Cyber-attacks and threats are one of the main risks facing companies and organizations today and that is why the need for people specializing in computer forensics is growing.
Any traces of the cyber-attack and any traces left at the scene must be gathered and investigated very carefully. It is only from this point on that the forensics examiners and investigators can answer the questions of “who, what, where, when, and why.”
It is important to bear in mind that the field of forensics is very broad in nature. Specialists not only help in the case of cyber attacks, but they can help in numerous other criminal investigations like child pornography and even murder.
What is Computer Forensics?
Computer forensics is a branch of forensic science that deals with the application of computer-based investigative processing methods to collect and preserve evidence in a manner that is legally admissible.
That means that a significant aspect of computer forensics science resides in the capacity of the forensics specialist to deliver results in a manner that is appropriate and accessible in a legal context.
The purpose of computer forensics is to conduct a systematic investigation on a computer device to figure out either what happened or who was responsible for what happened while preserving a properly recorded chain of evidence in a comprehensive report.
Although computer forensics may have historically been used in the fight against crime by law enforcement agencies such as the police, the use of computer forensics has expanded.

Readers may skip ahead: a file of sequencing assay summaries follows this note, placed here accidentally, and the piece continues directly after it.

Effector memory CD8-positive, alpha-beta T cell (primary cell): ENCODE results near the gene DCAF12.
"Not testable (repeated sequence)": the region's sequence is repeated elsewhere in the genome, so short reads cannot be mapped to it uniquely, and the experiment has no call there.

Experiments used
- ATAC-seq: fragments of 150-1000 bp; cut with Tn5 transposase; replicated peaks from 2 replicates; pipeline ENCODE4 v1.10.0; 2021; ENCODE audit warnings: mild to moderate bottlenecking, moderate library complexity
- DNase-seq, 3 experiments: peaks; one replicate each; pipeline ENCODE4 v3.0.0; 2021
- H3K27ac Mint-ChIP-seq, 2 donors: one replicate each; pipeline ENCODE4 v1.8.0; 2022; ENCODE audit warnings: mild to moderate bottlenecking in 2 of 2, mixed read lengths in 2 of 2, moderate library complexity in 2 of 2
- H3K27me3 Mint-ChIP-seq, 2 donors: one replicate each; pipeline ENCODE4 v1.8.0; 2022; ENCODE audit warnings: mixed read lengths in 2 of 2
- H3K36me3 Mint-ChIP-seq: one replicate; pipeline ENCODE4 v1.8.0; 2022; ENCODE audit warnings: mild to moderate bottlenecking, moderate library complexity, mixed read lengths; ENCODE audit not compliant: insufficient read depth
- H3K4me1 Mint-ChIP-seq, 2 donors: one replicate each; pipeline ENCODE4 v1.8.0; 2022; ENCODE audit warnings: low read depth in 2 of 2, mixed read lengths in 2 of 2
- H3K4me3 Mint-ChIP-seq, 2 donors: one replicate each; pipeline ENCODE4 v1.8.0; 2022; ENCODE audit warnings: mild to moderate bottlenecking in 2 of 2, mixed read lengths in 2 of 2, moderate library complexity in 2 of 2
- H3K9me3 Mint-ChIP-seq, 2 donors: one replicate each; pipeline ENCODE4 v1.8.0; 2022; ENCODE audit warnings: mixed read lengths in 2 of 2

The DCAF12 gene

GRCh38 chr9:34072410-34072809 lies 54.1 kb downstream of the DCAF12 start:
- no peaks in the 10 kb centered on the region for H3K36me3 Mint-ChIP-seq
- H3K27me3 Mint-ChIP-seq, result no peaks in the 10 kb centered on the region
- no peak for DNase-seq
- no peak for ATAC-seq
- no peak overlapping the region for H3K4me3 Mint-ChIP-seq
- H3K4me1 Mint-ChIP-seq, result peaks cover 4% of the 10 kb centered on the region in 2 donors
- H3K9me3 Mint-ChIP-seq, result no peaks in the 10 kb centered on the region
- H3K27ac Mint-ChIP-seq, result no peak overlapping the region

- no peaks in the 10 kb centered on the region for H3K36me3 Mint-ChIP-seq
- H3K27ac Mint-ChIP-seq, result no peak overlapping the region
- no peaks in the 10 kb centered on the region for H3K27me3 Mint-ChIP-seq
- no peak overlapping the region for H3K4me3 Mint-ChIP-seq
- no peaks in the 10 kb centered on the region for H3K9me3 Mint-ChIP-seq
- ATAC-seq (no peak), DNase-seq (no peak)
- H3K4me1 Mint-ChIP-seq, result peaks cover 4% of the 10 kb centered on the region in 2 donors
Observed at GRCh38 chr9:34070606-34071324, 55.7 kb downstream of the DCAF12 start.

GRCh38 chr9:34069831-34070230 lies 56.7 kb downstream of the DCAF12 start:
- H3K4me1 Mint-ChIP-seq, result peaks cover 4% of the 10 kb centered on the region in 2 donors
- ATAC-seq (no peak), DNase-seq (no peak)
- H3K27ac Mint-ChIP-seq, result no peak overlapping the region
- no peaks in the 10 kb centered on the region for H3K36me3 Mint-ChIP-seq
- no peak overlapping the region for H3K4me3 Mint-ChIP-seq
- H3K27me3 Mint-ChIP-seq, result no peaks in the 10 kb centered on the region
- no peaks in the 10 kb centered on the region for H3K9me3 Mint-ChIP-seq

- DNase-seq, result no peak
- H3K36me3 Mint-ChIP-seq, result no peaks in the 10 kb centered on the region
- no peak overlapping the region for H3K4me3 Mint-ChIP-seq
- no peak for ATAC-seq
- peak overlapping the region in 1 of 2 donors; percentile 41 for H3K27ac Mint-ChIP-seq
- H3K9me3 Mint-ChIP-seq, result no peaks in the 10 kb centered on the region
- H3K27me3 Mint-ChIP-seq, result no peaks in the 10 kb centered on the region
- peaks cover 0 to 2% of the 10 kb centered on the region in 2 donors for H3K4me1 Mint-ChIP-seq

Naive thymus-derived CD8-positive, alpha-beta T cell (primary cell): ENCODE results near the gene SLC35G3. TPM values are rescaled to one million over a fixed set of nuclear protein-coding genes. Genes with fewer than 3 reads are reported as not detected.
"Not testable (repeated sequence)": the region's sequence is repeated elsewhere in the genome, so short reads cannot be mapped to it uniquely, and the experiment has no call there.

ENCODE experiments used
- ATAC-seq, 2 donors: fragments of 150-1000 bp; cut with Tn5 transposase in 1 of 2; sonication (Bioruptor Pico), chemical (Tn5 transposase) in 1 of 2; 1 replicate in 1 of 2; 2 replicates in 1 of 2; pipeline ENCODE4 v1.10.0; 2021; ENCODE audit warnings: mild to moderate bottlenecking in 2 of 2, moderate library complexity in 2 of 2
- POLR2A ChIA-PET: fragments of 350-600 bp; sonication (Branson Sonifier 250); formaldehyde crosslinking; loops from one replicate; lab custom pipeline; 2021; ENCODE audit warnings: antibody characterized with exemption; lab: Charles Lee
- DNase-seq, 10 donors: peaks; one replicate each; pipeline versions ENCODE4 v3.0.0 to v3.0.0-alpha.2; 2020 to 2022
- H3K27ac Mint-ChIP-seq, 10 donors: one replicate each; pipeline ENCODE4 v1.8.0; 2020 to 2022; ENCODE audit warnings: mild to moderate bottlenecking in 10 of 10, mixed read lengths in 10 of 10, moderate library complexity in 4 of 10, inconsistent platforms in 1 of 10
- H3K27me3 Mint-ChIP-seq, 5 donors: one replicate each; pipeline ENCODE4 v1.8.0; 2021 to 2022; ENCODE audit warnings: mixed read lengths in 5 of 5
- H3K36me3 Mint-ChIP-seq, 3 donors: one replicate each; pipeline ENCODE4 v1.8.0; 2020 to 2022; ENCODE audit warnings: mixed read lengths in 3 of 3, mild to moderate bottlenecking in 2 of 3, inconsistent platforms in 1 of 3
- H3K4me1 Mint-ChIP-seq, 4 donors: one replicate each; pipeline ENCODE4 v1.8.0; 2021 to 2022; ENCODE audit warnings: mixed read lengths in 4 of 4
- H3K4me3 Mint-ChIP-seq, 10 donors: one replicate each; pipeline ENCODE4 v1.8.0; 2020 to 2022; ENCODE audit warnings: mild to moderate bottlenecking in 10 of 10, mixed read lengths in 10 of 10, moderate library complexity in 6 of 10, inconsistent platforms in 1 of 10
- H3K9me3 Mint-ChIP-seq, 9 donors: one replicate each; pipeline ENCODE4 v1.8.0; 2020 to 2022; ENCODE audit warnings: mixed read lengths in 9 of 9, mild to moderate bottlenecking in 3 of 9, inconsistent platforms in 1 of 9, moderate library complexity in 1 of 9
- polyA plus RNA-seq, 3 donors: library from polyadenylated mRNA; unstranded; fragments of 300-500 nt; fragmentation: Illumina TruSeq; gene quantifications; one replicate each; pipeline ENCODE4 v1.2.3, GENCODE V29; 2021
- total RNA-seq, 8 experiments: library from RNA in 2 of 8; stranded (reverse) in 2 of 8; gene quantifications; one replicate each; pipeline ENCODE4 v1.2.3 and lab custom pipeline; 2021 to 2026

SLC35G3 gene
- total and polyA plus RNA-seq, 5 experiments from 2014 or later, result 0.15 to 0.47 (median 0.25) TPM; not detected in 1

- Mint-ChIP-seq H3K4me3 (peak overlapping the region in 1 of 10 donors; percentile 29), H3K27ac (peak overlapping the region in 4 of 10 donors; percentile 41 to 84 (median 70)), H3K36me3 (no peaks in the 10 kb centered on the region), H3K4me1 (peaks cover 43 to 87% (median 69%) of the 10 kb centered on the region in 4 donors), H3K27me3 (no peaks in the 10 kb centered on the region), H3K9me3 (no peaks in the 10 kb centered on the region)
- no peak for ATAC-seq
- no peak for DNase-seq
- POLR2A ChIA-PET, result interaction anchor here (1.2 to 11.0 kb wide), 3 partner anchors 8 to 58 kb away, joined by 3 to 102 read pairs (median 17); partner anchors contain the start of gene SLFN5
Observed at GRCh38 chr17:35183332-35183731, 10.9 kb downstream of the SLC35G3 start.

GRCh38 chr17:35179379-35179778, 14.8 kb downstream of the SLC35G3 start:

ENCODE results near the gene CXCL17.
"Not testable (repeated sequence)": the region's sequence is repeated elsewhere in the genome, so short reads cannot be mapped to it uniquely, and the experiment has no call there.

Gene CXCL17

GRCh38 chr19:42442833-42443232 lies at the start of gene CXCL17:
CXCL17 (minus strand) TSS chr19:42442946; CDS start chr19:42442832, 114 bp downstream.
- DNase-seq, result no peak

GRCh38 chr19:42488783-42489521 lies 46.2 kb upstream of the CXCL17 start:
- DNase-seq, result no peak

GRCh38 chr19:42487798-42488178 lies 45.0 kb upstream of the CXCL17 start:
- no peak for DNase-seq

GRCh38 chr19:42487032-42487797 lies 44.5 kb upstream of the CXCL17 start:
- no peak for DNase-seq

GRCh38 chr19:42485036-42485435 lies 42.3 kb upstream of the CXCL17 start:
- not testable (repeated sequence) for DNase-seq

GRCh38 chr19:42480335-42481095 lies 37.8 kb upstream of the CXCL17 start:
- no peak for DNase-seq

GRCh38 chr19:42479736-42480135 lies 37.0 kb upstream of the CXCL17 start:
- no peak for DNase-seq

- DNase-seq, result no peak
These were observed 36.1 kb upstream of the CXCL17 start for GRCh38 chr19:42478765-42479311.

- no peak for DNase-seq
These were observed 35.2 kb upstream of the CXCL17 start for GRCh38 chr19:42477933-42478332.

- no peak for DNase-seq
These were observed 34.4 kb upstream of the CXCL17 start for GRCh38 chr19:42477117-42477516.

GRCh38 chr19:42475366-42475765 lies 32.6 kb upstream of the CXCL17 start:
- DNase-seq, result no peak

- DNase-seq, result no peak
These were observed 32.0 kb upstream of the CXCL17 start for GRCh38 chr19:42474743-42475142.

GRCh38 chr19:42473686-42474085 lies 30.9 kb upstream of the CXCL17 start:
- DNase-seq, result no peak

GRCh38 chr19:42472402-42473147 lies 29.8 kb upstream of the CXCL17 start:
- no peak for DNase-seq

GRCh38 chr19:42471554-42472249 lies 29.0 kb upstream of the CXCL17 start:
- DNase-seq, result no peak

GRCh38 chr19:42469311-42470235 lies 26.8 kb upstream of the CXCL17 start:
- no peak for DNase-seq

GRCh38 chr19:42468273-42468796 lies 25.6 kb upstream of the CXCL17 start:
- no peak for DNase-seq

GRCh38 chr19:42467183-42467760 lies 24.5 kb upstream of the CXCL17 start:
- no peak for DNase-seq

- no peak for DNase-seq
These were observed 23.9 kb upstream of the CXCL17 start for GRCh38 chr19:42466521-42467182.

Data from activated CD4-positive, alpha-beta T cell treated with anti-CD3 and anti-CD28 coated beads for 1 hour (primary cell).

It is no longer just used by law enforcement as personal and business entities have embraced its application for a wide variety of purposes. In fact large corporations can even employ a team of experts on staff – especially in banking.
Applications of Computer Forensics
There are various applications of computer forensics. They span from aiding law enforcement officers in child pornography investigations to investigating fraud, murder, terrorism, rape, and cyber-stalking.
Commercial companies have used computer forensics in the private sector to prosecute a wide variety of cases involving industrial espionage, fraud, intellectual property theft, and falsifications.
Computer forensics is an important and essential instrument for combating cybercrime. In addition, it is also used to examine employee disputes, regulatory enforcement, bankruptcies, and improper usage of a workplace device, internet, and email.
The practice of computer forensics is really responsible for providing facts, reports, and conclusions that are legally permissible. To maintain the credibility of their work, computer forensic investigators must obey certain rules and guidelines.
Computer Forensics Standard Procedures
First, the investigators make a digital copy of the storage media of the device after physically isolating the device in question to ensure it can not be compromised.
Once copied, the original media is locked in a secure facility to preserve its pristine state. All work is conducted on the digital copy.
Then, investigators use a range of forensic methods and specialized tools to inspect the copy, search for secret directories, and unallocated disk space for copies of lost, encrypted, or compromised files.
Lastly, any information contained on the digital copy will be recorded appropriately in a “finding report” and checked in preparation for court proceedings, including discovery, depositions, or real litigation with the original.
As in many other fields, some problems restrict or adversely affect the computer forensics expert’s output. The number one challenge facing a forensic analyst is the method of encryption.
Computer forensics, with subsequent coursework and qualifications, has become its own area of scientific expertise. The area is extensive, and the amount of knowledge and work required often changes on a case by case basis.